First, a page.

Docked at Block Island and anxiously waiting to get out onto the open seas, Sophie says that she finds the ocean so alluring because “all of time is connected” when you’re on it. The ocean is therefore a place that, in its very nature, runs counter to many peoples’ ordinary, everyday experiences. The open ocean is turbulent, dangerous, and immensely far-reaching. You lose sight of land, and are surrounded by a horizon that seems endless. The sense of distinct days following one after the other blurs together, and time feels like one giant present. By bringing the crewmembers of The Wanderer out of their comfort zones and the familiar environments of their typical, daily lives, the ocean forces them to confront the mystery of their own existence. What is life? Why are they here? Is time a straight line or a circle? The open ocean represents mystery, change, and vastness.
The Open Ocean Quotes in The Wanderer
And what I wanted to do was go on and on, across the sea, alone with the water and the wind and the birds, but some said I was too young and the sea was a dangerous temptress, and at night I dreamed a terrible dream. A wall of water, towering, black, crept up behind me and hovered over me and then down, down it came, but always I awoke before the water covered me, and always I felt as if I were floating when I woke up.
We are barely under way with our journey, and already everything seems more fluid and relaxed. . . . I’m ready to get out on the open ocean, though. I want to be moving, to be sailing, where it doesn’t matter if it’s day or night, where time is all connected.
Out here, there isn’t day and night and then a new day. Instead, there are degrees of light and dark, merging and changing. It’s like one long stream of time unfolding in front of you, all around you. There isn’t really a yesterday or a day before, which is weird, because then what is tomorrow? And what is last week or last year? And if there is no yesterday or last year—or ten years ago—then it must all be now, one huge big present thing.
Here we are, well out in the big blue, rolling, rolling, sailing on to England. Out here, I feel as if the ocean is alive, as if it is living and breathing, and moody, oh so moody! Sometimes it is calm and smooth, as if it were asleep; and sometimes it is playful, splashing and rolling; and sometimes it is angry and knocks us about. It’s as if the ocean has many sides, like me.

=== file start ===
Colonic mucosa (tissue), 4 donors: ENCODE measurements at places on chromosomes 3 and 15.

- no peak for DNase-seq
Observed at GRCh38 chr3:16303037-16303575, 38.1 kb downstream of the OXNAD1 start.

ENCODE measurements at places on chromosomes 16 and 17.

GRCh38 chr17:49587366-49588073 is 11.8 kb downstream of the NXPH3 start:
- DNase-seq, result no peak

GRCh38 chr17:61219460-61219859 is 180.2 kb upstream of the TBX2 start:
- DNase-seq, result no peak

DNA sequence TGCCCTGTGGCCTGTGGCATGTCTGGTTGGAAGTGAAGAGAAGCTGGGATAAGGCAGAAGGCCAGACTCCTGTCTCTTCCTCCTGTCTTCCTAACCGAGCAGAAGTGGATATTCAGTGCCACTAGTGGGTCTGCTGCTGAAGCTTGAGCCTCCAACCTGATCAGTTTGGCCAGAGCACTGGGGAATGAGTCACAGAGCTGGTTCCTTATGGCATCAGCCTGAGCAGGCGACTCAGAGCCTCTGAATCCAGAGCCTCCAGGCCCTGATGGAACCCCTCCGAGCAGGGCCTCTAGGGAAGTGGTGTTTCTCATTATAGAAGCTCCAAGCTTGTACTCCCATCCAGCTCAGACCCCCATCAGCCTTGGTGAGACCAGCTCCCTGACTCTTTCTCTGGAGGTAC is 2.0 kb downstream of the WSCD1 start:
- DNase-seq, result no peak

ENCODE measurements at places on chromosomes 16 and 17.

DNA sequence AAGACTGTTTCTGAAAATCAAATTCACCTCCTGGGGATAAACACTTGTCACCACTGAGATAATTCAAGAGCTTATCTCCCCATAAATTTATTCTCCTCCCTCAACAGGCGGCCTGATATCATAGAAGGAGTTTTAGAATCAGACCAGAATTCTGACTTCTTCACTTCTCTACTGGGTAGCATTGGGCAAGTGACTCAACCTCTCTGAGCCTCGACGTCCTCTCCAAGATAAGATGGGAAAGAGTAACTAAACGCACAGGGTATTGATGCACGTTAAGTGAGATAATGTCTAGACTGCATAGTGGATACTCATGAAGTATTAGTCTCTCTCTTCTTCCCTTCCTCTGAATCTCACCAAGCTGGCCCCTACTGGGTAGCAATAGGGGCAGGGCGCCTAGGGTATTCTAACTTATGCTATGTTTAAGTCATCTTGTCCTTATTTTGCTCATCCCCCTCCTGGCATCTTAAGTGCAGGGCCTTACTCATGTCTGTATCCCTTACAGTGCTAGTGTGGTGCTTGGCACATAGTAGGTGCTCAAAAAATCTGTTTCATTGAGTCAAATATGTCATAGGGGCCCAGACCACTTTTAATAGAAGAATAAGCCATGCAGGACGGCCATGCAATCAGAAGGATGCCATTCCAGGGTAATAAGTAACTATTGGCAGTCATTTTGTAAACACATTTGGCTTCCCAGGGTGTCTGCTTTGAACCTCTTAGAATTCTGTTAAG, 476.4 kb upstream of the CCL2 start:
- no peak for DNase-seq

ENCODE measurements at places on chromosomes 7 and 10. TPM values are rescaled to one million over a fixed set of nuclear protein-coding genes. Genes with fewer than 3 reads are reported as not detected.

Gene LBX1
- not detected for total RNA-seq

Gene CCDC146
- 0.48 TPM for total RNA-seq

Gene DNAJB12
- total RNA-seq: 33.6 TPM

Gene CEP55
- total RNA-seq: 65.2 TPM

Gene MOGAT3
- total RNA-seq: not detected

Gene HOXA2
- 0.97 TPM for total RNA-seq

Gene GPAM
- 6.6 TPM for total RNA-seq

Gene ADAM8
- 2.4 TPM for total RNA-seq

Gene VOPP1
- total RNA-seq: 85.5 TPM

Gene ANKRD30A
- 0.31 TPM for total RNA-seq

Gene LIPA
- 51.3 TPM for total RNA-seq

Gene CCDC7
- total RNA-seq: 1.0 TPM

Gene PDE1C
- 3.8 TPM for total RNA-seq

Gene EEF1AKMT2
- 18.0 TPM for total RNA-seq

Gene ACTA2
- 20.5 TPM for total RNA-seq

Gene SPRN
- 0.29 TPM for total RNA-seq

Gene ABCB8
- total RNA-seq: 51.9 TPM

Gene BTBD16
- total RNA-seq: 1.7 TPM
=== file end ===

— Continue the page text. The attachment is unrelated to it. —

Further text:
I stared out at the water and up at the sky and had the strangest rush of feelings. First I was completely peaceful, as if this was the most perfect place on earth to be, and then suddenly the peacefulness turned into wide, wide loneliness.
I was going overboard; I was sure of it. Underwater forever, twisting and turning, scrunched in a little ball. Was this the ocean? Was I over the side and in the sea? Was I four years old? In my head, a child’s voice was screaming, “Mommy! Daddy!”
It seems a hundred years ago that we were lobstering and clamming on Grand Manan and trekking around Wood Island, and it seems a hundred years ago that we were eager to get under way, oblivious to what lay in wait for us. I feel as if I have to start to love sailing again, because I don’t love it now. I just want to get to Bompie and forget about the ocean for a while.
And I keep thinking about the wave dream I used to have. What seems especially eerie is that the wave in all of those dreams was The Wave—exactly the same: the same height, the same shape. The only difference is that the wave in my dreams was black, and this one was white. . . .
I can’t get rid of the feeling that the waves of my dreams were all pointing to The Wave that got us on the ocean.
Last night, Cody and I got into this very serious talk about Life. We wondered if maybe people never die, but simply live on and on, leaving other planes behind. When you come near death, you die on one plane—so to everyone you are with, you are dead, but you—the you in you—doesn’t stop existing. Instead, you keep living the same as always and it just seems as if you’ve had a close call. We wondered if maybe we’re not each just one person, but many people existing on millions of different planes, like a line that branches off and branches again and on it goes, but it always has one central trunk.
I’m not in dreamland or earthland or mule-land. I’m just right here, right now. When I close my eyes, I can still smell the sea, but I feel as if I’ve been dunked in the clear cool water and I’ve come out all clean and new.
Bye-bye, Bompie. Bye-bye, sea.